The authorities offer jobs and bonuses to investigate refugees and their employers. The UNHCR calls on Israel to take a step back.
Jerusalem (AsiaNews/Agencies) – Israeli authorities are offering a bonus of 30,000 shekels (US$ 8,700) to civilians willing to serve as inspectors in the expulsion of refugees.
On Sunday, Israel's Population, Immigration and Border Authority announced plans to employ a hundred inspectors for two years, as well as 40 investigators, to deport asylum requests.
On 1st January, the authorities warned tens of thousands of asylum seekers, mostly from Eritrea and Sudan, to prepare to leave “voluntarily”. Otherwise, they might be incarcerated indefinitely.
In all, some 35,000 Eritrean and Sudanese adults live in Israel, with another 5,000 children born in the country. Most have temporary visas that they must renew every three months.
The Israeli government routinely refers to asylum seekers as "infiltrators" and has tried to push them out since they began arriving in 2006.
In the past two years, Israel has been pressing asylum seekers to leave the country for a "third country", generally Uganda or Rwanda.
The new inspectors would be hired on the basis of a personal contract and “appropriate pay” as well as a bonus that could reach as much as 30,000 shekels (US$ 8,700) – payable at the end of the employment term. Staying in the job for a year will gain the employee a 20,000-shekel (US$ 5,800) bonus.
Starting next March, these "investigators" will be working in the greater Tel Aviv area.
Thirty would work in what the government calls a voluntary repatriation programme, whilst the others would be enforcing the law against asylum seekers and recording their stories, as well as inspecting their employers.
The job requires a high school education. Experience in combat or security is a plus.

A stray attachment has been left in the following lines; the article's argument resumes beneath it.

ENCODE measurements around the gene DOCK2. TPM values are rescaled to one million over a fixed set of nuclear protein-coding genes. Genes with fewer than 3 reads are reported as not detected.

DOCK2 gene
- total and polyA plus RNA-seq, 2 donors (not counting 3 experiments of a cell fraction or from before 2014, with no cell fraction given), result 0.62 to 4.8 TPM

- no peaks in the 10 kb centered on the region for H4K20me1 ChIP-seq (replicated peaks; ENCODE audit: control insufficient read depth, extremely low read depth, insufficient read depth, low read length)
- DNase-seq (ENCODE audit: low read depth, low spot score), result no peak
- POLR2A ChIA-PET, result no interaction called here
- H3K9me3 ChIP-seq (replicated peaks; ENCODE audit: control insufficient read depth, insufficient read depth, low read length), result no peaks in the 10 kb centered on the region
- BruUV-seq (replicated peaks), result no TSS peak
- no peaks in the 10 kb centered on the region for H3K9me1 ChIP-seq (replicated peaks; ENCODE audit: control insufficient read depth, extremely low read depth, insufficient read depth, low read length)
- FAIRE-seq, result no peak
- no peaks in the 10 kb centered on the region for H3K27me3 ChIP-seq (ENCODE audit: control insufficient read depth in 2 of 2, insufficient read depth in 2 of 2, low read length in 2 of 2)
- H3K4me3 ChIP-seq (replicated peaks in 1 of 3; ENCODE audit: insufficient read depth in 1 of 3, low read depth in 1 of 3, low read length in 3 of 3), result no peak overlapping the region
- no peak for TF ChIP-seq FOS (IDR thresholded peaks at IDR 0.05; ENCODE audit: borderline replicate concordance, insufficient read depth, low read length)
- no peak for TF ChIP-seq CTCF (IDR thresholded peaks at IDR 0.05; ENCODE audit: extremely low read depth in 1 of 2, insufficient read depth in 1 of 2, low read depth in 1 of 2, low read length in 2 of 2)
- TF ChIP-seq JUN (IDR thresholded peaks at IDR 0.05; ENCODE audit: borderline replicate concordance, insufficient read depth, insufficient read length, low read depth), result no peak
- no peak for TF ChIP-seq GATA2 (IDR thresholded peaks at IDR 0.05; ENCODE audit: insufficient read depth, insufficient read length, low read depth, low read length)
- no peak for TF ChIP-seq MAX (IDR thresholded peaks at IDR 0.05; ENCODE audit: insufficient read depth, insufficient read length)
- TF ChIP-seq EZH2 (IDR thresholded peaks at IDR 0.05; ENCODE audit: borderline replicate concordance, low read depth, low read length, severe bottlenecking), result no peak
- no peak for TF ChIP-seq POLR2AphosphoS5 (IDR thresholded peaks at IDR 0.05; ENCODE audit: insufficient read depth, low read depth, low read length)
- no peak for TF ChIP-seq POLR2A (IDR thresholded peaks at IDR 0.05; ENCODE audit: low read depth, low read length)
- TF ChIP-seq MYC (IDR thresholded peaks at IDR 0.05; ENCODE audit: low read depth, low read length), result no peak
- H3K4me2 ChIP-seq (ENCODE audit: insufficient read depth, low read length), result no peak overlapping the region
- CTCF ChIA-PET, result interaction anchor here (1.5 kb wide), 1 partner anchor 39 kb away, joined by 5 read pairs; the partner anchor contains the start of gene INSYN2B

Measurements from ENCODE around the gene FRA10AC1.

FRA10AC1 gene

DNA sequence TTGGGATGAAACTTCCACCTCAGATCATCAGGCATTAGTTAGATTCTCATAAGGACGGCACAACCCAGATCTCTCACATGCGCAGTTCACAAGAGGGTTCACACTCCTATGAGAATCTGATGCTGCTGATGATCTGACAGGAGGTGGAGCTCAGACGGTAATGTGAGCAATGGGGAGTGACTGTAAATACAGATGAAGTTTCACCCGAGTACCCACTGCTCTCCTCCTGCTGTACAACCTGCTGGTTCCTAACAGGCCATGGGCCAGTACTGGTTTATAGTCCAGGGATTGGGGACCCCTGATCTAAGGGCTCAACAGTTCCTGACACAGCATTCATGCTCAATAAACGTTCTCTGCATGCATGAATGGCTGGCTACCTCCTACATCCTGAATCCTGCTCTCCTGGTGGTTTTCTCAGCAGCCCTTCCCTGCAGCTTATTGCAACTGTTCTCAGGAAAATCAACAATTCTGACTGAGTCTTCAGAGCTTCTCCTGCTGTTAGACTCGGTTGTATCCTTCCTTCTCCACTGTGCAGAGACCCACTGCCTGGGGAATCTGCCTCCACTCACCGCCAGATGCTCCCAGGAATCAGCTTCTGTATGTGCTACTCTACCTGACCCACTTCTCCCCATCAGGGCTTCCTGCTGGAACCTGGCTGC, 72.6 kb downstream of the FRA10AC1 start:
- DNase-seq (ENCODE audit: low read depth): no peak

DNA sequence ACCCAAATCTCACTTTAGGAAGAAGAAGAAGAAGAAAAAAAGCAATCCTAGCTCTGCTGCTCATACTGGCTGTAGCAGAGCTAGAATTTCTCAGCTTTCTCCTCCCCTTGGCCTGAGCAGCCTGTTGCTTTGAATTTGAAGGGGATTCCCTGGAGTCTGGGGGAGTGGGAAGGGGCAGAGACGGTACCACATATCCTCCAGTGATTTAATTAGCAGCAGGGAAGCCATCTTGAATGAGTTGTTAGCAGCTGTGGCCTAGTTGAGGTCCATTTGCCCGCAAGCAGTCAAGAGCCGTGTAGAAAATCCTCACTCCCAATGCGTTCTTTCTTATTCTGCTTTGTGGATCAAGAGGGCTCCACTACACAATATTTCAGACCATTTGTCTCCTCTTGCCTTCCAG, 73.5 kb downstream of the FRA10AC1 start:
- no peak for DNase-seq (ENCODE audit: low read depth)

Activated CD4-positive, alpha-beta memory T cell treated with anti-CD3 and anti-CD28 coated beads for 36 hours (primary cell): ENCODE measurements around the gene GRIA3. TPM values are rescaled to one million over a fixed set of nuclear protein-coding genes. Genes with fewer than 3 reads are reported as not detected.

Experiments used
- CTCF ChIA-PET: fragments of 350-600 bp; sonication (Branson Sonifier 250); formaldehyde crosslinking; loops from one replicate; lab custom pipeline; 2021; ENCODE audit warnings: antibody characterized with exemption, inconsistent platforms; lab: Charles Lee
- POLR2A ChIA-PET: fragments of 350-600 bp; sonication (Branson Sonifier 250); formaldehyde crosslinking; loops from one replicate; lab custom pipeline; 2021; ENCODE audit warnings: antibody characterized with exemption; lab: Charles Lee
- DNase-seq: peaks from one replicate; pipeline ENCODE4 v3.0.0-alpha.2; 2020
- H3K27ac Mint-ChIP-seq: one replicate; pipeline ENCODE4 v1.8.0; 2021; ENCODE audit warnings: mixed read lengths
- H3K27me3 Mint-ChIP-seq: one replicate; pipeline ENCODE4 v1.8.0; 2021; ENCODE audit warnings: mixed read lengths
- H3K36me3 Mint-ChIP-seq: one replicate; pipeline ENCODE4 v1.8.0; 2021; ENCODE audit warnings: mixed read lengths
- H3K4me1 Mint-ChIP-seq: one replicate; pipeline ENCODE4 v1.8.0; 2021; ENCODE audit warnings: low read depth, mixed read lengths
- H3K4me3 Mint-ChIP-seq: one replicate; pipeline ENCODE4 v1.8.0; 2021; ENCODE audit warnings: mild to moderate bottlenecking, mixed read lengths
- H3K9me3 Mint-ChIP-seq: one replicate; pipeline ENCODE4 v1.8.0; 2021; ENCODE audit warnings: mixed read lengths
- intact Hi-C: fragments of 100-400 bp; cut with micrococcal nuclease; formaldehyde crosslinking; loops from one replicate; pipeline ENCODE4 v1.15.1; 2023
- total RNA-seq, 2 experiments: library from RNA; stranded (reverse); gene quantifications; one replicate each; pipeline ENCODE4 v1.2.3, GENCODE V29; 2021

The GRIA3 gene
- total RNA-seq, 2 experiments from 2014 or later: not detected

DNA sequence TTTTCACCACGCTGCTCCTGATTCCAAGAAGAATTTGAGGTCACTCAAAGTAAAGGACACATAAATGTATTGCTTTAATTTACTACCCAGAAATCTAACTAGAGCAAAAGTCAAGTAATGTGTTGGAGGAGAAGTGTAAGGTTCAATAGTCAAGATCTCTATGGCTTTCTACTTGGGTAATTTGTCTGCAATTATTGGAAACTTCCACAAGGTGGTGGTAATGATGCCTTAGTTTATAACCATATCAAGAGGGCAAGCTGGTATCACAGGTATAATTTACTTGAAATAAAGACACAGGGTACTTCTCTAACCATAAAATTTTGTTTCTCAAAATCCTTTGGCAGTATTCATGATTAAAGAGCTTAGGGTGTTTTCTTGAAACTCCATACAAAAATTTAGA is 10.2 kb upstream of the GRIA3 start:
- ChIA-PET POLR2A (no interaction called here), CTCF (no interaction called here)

The 40 new investigators would work in the Refugee Status Determination unit of the Interior Ministry, which is located in south Tel Aviv.
Their task includes looking into the political situation in the asylum seeker’s country of origin and write an opinion on the risk to their life, their right to asylum and other issues.
So far, less than a dozen refugee claimants have been recognised as such.
Israel’s campaign against asylum seekers worries the UN refugee agency, which yesterday appealed to the Israeli government to abandon the project.
“At a time when UNHCR and partners in the international community are engaged in emergency evacuations from Libya, forced relocation to countries that do not offer effective protection and the onward movement of these people to Libya and Europe is particularly worrisome,” said a summary of what the UNHCR spokesperson William Spindler said.
This comes after 80 cases were identified in which, “Feeling they had no other choice, they travelled many hundreds of kilometres through conflict zones in South Sudan, Sudan and Libya after being relocated by Israel.”
“The interviews – all with adult males, some with family members still in Israel – took place between November 2015 and December 2017 in reception centres and informal settlements in the Rome area. All had entered Israel via the Sinai. In every case they reported torture, mistreatment and extortion before reaching Israel.”
“There are some 27,000 Eritreans and 7,700 Sudanese in Israel. Since Israel took over refugee status determination from UNHCR in 2009, only ten Eritreans and one Sudanese have been recognized as refugees. Another 200 Sudanese, all from Darfur, were granted humanitarian status in Israel”. The latter offers a lower level of protection.